Hypertension

High blood pressure, characterized by having too much pressure in the blood vessels, can be detected during an eye exam, sometimes even before it’s diagnosed by your regular doctor. The damaged blood vessels lead to swelling, hemorrhages, and leaking — all of which can be observed in the eyes. According to the CDC, hypertension “the silent killer” affects nearly 1 in 3 adults, and up to a whopping 20% of those don’t even know they have it. So early detection at an eye doctor’s evaluation can be truly life-saving.

High Cholesterol 

Eye exams can also detect a buildup of cholesterol. High cholesterol is among the easiest conditions to spot during a complete eye exam, as the cholesterol deposits manifest on the front of the eye, appearing as a thin, gray rim around the cornea. It can also be detected in the retina by assessing artery and vein patterns.

These deposits may indicate the current or future development of Retinal Blood Vessel Occlusion, a condition where blockages restrict blood flow to the back of the eye, causing temporary or permanent vision loss. 

Heart Conditions

In some cases, heart conditions associated with a buildup of plaque in the carotid artery in the heart can also lead to deposits that clog the ocular arteries in the eye. If an optometrist detects such changes to the vascular structure at the back of the eye, he or she will typically recommend going to a specialist.

Multiple Sclerosis (MS)

Sudden vision loss may be attributed to Multiple Sclerosis (MS). While the optometrist can recognize signs indicating the presence of MS, such as the color and appearance of the optic nerve, such cases will be referred for further testing to confirm the diagnosis.

Thyroid

Thyroid disease can make itself apparent through the eyes in several ways. The thyroid gland controls the hormones that regulate tear production so some thyroid disorders can cause dry eye disease. Additionally, overactive thyroid (hyperthyroidism) can make the extraocular muscles enlarge and stiffen, causing bulging eyes — an indicator of Graves’ disease. 

Inflammation

Systemic conditions that are associated with inflammation in the body can have an inflammatory effect on the eyes. Uveitis, for example, causes eye inflammation, redness, and blurred vision, and tends to occur in people with lupus, rheumatoid arthritis, and other autoimmune diseases. 

Cancer

Breast cancer, leukemia, and other metastatic cancers are occasionally discovered during an eye evaluation. In addition to brain cancer mentioned above, melanoma and basal cell carcinoma (skin cancer) can be detected, and eye doctors can also diagnose lymphoma and other eye tumors. Eye exams save lives.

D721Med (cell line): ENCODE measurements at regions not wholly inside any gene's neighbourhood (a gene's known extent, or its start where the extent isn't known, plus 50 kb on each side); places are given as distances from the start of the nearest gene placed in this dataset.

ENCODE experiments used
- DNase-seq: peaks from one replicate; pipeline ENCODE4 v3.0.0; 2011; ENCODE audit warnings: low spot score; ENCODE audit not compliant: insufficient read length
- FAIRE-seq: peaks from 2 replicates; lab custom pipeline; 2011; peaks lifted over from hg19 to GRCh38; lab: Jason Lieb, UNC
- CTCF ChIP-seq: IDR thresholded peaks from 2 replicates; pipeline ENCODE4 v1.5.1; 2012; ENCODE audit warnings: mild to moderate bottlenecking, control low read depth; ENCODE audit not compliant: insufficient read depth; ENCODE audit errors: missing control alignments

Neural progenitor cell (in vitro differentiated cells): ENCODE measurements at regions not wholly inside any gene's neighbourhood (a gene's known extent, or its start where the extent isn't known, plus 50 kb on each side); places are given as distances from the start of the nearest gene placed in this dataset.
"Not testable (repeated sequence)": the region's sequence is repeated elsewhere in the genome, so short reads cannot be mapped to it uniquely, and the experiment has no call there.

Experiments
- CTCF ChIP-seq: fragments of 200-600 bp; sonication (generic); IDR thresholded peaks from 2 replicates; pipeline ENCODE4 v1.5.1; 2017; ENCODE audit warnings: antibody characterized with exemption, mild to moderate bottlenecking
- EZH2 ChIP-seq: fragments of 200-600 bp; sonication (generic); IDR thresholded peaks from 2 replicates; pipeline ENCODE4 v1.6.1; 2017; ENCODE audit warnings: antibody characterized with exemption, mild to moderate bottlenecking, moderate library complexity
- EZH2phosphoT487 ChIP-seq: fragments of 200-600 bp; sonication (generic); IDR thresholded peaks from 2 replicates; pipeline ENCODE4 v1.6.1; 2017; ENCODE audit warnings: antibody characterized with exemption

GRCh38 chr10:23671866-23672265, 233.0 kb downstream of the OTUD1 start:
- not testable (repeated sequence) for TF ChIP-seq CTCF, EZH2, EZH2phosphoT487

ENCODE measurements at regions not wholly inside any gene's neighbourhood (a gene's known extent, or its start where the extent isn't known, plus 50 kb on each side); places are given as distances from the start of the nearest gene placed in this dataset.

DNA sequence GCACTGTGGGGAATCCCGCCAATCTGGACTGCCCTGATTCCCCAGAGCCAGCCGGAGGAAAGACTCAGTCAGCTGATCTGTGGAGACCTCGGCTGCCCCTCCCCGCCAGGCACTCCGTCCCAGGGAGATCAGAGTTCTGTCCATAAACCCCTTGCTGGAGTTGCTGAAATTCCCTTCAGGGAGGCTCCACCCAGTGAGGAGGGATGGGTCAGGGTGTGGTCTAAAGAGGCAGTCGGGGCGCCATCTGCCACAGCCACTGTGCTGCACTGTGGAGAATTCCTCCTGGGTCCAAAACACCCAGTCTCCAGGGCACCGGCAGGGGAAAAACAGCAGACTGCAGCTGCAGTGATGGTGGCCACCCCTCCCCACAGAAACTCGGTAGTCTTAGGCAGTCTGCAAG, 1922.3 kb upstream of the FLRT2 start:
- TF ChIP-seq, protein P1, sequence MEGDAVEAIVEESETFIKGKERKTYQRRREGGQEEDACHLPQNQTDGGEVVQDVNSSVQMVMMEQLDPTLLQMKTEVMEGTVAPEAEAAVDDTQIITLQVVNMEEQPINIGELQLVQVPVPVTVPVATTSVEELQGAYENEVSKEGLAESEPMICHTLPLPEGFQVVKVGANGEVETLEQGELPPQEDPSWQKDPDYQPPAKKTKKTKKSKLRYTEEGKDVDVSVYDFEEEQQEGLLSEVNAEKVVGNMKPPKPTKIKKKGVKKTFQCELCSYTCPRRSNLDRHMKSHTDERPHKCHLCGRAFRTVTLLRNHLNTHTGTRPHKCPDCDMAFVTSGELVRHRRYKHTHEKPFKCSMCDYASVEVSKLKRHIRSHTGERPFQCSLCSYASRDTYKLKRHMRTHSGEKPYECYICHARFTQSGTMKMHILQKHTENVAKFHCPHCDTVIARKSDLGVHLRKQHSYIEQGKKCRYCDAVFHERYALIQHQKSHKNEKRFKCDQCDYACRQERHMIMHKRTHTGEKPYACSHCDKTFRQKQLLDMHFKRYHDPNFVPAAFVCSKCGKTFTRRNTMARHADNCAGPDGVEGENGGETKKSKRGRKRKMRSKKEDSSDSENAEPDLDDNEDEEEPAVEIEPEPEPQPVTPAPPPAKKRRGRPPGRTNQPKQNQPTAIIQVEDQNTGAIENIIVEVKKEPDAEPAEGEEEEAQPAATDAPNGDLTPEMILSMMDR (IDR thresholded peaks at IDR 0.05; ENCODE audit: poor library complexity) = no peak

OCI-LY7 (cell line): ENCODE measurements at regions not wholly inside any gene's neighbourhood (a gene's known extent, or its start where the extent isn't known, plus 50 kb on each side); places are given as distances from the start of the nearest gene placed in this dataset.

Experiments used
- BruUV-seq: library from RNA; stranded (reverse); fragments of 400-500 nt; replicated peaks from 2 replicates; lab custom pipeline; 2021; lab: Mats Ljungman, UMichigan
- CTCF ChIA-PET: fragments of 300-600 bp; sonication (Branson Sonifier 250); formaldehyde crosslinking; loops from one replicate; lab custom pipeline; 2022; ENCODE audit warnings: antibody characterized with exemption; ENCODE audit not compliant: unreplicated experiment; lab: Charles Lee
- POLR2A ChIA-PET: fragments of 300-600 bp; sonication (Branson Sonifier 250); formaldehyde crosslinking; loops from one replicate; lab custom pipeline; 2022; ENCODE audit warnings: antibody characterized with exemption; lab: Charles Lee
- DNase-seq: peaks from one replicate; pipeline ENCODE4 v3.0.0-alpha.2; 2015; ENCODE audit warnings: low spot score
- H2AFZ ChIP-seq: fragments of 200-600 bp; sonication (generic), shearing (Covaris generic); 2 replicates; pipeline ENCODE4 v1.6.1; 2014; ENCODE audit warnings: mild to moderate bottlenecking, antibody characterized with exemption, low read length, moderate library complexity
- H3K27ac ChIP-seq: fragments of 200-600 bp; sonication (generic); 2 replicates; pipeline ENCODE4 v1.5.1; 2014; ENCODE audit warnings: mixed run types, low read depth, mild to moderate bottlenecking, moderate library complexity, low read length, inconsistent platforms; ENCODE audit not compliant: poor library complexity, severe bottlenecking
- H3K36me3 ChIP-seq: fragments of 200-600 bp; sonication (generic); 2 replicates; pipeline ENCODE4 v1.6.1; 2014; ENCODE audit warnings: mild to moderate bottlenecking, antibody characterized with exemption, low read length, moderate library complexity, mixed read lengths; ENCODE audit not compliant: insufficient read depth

What the Future Holds 

Alzheimer’s 

Recent studies show that a non-invasive and precise imaging device called Octa (optical coherence tomography angiography) can signal the presence of eye changes associated with Alzheimer’s disease. Because the retina is in many ways an extension of the brain, the altered blood vessels at the back of the eye offer a glimpse into the changes taking place within the brain.

Parkinson’s Disease

Parkinson’s Disease can often be misdiagnosed as its early symptoms are characteristic of other conditions. Research has shown that subtle eye tremors, an early Parkinson’s marker, could be detectable using advanced eye exam technology. One day soon, practitioners may send patients to an eye doctor to test for this and other diseases.

Your Eye Doctor’s Appointment Could Change Your Life

So the next time you visit Dr. Miller at Eagle Mountain Family Eye Care in Fort Worth, remember that a comprehensive eye exam can do more than determine your eyeglasses or contacts prescription. Dr. Miller can evaluate your eyes for existing or potential health issues, and communicate them to your primary care physician for the best possible care. By knowing that you’re at risk for a certain disease, you can take precautions early on and manage the condition as needed. After all, an ounce of prevention is worth a pound of cure.

Should I have an Eye Exam When my Blood Sugar is High?

At our Fort Worth eye clinic, we see a lot of patients with diabetes. It’s no surprise, as rates of diabetes are skyrocketing in Texas. However, there are a lot of misconceptions out there. Here are a few common questions and issues that come up.

Does Diabetes Affect My Eyes?

diabetes eye exam fort worth tx

Vision Problems from Diabetic Retinopathy

Yes, yes, and YES. Diabetes and high blood sugar affect your entire body and your eyes are no exception. Diabetes is a very significant risk factor in what’s called diabetic retinopathy, a serious eye condition where the blood vessels near the retina swell, leak, and otherwise grow abnormally. This causes black spots, blurring, and, over time, serious vision loss due to the bleeding this causes within. In fact, diabetic retinopathy is one of the leading causes of blindness in the US today.

Aside from diabetic retinopathy, diabetes significantly raises your risk of developing cataracts and glaucoma―yet another major cause of blindness.

This is why it’s absolutely essential that you see your optometrist regularly if you have diabetes. At our Fort Worth eye center, our optometrists have extensive experience and expertise working with diabetic patients to closely monitor for these conditions, while providing treatment should they occur.

Should I take an Eye Exam if My Blood Sugar is High? Do I Need to Tell My Eye Doctor?

Again, you ABSOLUTELY need to be screened regularly if you routinely have high blood sugar. However, you HAVE TO TELL US! All too often, we have patients coming in to check their vision for a new prescription without telling our optometrist that they have diabetes! When they go to pick up their glasses and their blood sugar has fluctuated―low and behold the prescription is off and the lenses are a write-off!

When your blood sugar is high, the blood vessels constrict and this changes your focus and visual acuity. We simply cannot get an accurate refractive prescription if you don’t tell us that you have diabetes.